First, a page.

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Financing Solar Power in the Developing World

One of the most unique aspects of renewable energy – its distributed nature – makes it a perfect solution for areas of the world where the general population does not have access to electricity. There are currently a host of solar projects bringing light and power to these more removed regions of the world, a handful of which were recently highlighted at Intersolar in San Francisco, in mid-July.

At the show, presentations were made by participants in the Solar For All contest, which sought “innovative low-cost photovoltaic systems and customer financing schemes,” according to the organization’s website.  The contest, which was sponsored by Canopus Foundation of Munich, Germany, closed on April 30th.

Several of these entrepreneurial projects were focused on the development of centralized battery charging stations, others involved the sale of solar lights or individual panels, and at least one was based on tracking the carbon footprint reduction of its solar customers.

While all these developing world solar projects still rely on market-based sales for revenue, they vary in terms of the way their organizers are seeking capital to initially fund the projects. If carbon credits alone were more broadly utilized in such ventures, some $8 billion worth of funding could be harnessed for micro-financed clean technology, according to April Allderdice, the CEO of Microenergy Credits. Unfortunately, the U.S. market for carbon credits is still being formulated, but thankfully, Europe is leading the way in this initiative.

One stand-out among these projects is Green Light Planet, a for-profit enterprise that has found others to subsidize its relatively low-cost SunKing brand solar LED lamp sales. Green Light received financial help from the Rotary Club Bombay Queens and distribution help from an NGO. The lamp provides up to 16 hours of light on one day's charge. The product is being widely accepted in India -- in Maharashtra, Karnataka, Bihar and some eastern States -- because the economics make it more practical than competing kerosene lamps, according to Mayank Sekhsaria, a Green Light Planet co-founder. The company relies on a pervasive distribution network to be successful, targeting market towns, where distributors find a resident from a feeder village who is interested in becoming a customer and then who may then become a master salesman for that village. Green Light Planet has offices in Mumbai, and Riverside, Illinois.

Bright Green Energy Foundation, founded by Dipal Barua, taps his long experience in micro-financing at Grameen Bank.  The foundation helps 20,000 rural families in Bangladesh per month to purchase a home solar panel through mid-term financing. His group charges as little as 15 percent down with a three-year financed period. Dhaka-based Bright Green Energy not only sells the panels, but also helps women, primarily, to get training to repair and maintain the panels as new entrepreneurs. "We have set up 45 Grameen Technology Centers to train 5,000 rural women as solar technicians and 50,000 women from user families on simple trouble shooting," he recently told an interviewer.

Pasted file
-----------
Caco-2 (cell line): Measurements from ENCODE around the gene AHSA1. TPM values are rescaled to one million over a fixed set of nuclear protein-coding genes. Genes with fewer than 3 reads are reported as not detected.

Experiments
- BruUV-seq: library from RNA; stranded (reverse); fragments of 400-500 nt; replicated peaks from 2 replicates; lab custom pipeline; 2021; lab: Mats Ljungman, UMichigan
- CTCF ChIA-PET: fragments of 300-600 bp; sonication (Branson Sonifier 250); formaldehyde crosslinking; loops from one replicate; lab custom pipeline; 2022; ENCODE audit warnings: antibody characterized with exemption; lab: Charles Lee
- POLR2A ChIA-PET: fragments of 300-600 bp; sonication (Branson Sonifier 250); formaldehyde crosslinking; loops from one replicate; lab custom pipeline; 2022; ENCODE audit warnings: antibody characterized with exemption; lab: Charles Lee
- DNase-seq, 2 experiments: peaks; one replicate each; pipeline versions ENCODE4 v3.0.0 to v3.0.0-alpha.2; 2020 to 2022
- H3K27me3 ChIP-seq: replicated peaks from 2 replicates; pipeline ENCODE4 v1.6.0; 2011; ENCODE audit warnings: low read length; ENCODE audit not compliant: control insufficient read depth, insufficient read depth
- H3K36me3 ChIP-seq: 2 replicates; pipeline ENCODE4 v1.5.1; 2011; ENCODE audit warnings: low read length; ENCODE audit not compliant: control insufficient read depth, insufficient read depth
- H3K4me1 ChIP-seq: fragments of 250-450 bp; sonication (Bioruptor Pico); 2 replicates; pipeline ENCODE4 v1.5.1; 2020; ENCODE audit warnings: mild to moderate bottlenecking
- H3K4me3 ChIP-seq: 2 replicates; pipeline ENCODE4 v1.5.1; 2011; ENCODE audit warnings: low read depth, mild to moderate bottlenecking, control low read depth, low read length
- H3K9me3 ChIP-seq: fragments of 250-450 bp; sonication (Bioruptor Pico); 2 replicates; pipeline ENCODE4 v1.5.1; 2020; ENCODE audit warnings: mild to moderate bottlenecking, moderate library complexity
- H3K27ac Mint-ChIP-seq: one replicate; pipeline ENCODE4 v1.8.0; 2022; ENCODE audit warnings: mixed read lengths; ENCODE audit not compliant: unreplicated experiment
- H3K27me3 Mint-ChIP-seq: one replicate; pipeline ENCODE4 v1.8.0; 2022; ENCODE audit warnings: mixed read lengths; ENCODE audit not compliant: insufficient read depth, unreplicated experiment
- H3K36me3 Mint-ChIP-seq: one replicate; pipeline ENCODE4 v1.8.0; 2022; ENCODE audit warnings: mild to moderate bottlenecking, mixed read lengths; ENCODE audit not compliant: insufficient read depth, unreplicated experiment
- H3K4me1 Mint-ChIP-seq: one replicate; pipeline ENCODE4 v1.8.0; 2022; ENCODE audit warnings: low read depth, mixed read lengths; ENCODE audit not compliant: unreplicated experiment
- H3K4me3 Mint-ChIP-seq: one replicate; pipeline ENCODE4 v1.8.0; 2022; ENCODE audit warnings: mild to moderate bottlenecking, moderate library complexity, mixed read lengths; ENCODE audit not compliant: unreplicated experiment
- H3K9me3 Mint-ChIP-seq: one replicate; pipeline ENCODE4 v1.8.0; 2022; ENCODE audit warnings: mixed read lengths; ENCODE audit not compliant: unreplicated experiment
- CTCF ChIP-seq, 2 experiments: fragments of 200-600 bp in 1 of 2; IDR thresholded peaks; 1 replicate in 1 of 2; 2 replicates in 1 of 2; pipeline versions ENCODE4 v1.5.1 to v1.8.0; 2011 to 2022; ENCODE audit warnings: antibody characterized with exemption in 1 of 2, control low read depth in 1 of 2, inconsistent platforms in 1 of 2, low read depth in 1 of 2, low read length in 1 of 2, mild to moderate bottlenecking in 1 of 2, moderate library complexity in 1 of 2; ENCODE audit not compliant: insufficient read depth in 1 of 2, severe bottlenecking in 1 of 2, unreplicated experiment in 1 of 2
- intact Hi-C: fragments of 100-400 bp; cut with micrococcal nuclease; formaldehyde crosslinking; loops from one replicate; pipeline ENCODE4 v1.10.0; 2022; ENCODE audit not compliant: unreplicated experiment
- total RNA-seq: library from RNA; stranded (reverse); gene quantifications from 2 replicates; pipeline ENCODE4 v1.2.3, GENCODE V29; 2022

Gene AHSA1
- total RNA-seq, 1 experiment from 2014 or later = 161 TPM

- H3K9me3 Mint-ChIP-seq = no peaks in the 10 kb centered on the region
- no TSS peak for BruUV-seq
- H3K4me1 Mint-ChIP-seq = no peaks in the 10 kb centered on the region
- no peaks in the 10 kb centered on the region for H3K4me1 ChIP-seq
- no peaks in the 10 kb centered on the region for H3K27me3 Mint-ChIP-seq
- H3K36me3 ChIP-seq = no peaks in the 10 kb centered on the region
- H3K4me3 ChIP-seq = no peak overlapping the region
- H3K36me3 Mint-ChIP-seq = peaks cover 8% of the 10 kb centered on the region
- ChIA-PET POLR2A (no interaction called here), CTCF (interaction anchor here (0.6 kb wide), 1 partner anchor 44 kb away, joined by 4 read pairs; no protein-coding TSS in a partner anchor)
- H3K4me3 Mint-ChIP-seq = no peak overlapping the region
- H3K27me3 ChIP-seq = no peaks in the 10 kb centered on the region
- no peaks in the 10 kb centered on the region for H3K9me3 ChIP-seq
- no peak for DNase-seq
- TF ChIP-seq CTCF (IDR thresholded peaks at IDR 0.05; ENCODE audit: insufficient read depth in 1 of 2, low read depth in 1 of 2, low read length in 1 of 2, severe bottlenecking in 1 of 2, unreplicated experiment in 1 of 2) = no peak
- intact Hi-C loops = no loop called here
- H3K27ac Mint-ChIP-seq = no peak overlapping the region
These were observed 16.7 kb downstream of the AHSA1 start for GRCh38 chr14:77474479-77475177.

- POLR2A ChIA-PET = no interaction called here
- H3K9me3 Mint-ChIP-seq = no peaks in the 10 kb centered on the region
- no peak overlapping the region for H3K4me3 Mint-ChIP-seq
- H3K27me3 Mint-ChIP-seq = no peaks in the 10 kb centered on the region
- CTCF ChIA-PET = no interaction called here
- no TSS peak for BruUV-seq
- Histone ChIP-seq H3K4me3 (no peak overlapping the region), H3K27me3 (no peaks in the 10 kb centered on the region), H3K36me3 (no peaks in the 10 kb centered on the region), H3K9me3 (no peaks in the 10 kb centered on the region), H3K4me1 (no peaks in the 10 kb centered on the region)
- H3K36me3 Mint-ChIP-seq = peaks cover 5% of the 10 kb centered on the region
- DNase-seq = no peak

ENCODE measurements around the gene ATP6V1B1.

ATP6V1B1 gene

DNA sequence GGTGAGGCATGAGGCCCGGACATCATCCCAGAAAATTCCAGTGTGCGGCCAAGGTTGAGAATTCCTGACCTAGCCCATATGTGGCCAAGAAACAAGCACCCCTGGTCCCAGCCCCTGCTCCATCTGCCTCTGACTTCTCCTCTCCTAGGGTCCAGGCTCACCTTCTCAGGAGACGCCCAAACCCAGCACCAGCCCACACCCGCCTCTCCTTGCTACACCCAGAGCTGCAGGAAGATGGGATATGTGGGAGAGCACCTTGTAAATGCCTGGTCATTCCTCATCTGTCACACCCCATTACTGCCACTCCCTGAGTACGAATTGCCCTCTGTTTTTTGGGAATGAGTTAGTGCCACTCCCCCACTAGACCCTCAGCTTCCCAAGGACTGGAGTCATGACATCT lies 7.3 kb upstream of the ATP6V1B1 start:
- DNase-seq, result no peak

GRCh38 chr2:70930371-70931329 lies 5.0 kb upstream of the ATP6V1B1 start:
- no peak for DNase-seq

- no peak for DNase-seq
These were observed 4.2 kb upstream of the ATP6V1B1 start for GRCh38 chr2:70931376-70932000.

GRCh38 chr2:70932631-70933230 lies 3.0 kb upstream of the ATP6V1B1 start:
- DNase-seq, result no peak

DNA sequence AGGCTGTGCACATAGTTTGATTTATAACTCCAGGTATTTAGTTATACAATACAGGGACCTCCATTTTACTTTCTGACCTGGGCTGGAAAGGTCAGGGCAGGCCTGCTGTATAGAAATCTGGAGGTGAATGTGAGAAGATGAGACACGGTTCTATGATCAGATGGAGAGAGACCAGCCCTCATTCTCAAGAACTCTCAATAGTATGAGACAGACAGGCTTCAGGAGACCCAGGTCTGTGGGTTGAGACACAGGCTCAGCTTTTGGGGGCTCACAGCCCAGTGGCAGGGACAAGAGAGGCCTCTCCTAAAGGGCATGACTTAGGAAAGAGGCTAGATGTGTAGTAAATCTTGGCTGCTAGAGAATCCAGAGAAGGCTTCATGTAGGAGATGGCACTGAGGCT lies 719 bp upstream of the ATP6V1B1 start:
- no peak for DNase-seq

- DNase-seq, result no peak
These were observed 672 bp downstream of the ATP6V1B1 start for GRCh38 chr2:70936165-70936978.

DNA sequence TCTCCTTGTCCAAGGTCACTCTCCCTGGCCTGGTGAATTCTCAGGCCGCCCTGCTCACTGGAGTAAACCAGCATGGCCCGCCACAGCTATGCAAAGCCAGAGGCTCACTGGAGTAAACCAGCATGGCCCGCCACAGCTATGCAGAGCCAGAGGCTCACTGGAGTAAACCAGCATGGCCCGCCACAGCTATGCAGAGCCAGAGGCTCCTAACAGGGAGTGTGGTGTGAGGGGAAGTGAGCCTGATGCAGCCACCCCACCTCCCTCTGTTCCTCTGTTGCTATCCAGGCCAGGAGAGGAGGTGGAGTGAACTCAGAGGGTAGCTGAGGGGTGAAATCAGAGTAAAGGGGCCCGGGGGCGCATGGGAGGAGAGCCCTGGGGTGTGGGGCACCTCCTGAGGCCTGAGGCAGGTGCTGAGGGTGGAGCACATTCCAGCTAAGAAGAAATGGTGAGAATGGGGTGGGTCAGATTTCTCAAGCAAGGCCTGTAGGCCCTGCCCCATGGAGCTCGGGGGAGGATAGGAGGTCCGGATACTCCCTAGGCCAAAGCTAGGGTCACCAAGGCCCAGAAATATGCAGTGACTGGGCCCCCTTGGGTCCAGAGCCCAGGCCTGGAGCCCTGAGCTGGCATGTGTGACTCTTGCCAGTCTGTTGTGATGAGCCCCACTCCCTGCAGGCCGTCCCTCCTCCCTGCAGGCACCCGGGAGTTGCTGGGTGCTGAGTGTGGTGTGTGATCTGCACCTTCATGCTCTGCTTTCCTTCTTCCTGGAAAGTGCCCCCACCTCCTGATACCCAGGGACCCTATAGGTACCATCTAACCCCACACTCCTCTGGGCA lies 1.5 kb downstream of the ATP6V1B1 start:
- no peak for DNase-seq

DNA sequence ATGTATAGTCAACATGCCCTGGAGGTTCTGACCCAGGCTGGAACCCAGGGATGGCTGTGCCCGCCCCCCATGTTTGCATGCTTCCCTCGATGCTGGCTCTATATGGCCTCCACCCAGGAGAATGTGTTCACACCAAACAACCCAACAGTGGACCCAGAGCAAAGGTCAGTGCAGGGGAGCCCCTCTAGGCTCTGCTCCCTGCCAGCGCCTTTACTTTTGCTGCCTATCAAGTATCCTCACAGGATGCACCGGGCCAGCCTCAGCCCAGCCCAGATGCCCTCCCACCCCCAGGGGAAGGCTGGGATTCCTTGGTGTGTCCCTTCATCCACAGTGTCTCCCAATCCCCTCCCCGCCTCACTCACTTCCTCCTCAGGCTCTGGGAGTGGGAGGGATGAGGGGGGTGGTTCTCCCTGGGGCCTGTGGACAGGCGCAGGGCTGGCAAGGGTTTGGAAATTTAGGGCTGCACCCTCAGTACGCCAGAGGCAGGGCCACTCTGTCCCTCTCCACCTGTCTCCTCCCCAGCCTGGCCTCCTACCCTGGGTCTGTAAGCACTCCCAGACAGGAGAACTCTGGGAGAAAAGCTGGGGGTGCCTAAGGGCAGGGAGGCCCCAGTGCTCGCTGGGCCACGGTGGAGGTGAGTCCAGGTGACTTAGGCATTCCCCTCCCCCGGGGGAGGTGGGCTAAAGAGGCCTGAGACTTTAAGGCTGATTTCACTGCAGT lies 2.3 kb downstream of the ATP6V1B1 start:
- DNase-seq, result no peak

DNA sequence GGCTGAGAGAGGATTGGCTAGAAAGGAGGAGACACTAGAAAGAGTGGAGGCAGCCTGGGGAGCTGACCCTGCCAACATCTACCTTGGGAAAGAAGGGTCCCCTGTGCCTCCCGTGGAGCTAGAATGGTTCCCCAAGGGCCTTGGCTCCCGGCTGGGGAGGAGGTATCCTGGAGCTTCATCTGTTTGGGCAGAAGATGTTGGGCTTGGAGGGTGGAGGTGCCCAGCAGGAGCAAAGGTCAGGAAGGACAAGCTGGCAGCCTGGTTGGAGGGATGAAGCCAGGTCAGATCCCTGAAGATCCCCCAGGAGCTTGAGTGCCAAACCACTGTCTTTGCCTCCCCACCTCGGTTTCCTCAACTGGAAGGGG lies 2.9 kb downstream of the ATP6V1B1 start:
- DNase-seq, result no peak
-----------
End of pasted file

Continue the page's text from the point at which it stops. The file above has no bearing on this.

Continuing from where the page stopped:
To help fund his enterprise, Barua tapped the International Finance Corp., the World Bank's private sector lending arm, for a "long-term soft loan." In 2009 Barua also won the Abu Dhabi government’s Zayed Future Energy Prize, along with $1.5 million, for bringing renewable energy technologies to rural people. Barua said that the Bangladesh government is interested in providing a loan for residential solar systems at a rate of 10 percent, which he believes should drop to a rate of only five or six percent.

[For more on Dipal Barua’s Bright Green Energy Foundation, read’s feature story, Women Solar Entrepreneurs Transforming Bangladesh.]

Kaito Energie AG, of Freiburg, is developing village-centric solar charging stations to recharge batteries, including those that power other solar devices. The organization has set up pilot projects in three villages in Senegal, and has contracts pending in another 50 villages. Apart from revenues from charging stations sold to individuals, Kaito enters into cash-crop purchase agreements with villages to help them collectively finance the purchase of a charging station. The contractual delivery of the crop serves as security for the station cost.

[Renewable Energy World magazine highlighted Kaito Energy AG in its story, Senegal Solar:  Uninterrupted Power for Vital Medical Care.]

Finally, Microenergy Credits International (MEC), of Seattle, is utilizing the established carbon credit market in Europe to finance its work in a wider number of countries, with a potential market base of 30,000 already. This group has targeted the customers of thirteen micro-finance institutions in 10 countries for the purchase of clean technology, be it solar systems, cooking stoves or other products.

MEC's business model is based in part on the use of GPS tracking in cell phones to enable the micro-finance organizations to call and identify the location of clean energy tech users. The organization monitors continued use on a quarterly basis, then uploads the information to MEC for carbon credit auditing. To finance the development of clean tech product lines among the micro-finance institutions, MEC secured a carbon purchase agreement with EcoSecurities Group PLC, which provides "a predictable price for an unlimited quantity of credits for a fixed term," the company said.

EcoSecurities, which is traded on the London stock exchange, encompasses a network of offices and representatives in over 20 countries on five continents. The company is working on 213 projects in 27 countries using 17 different technologies, with the potential to generate more than 130 million carbon credits, a company report indicates.

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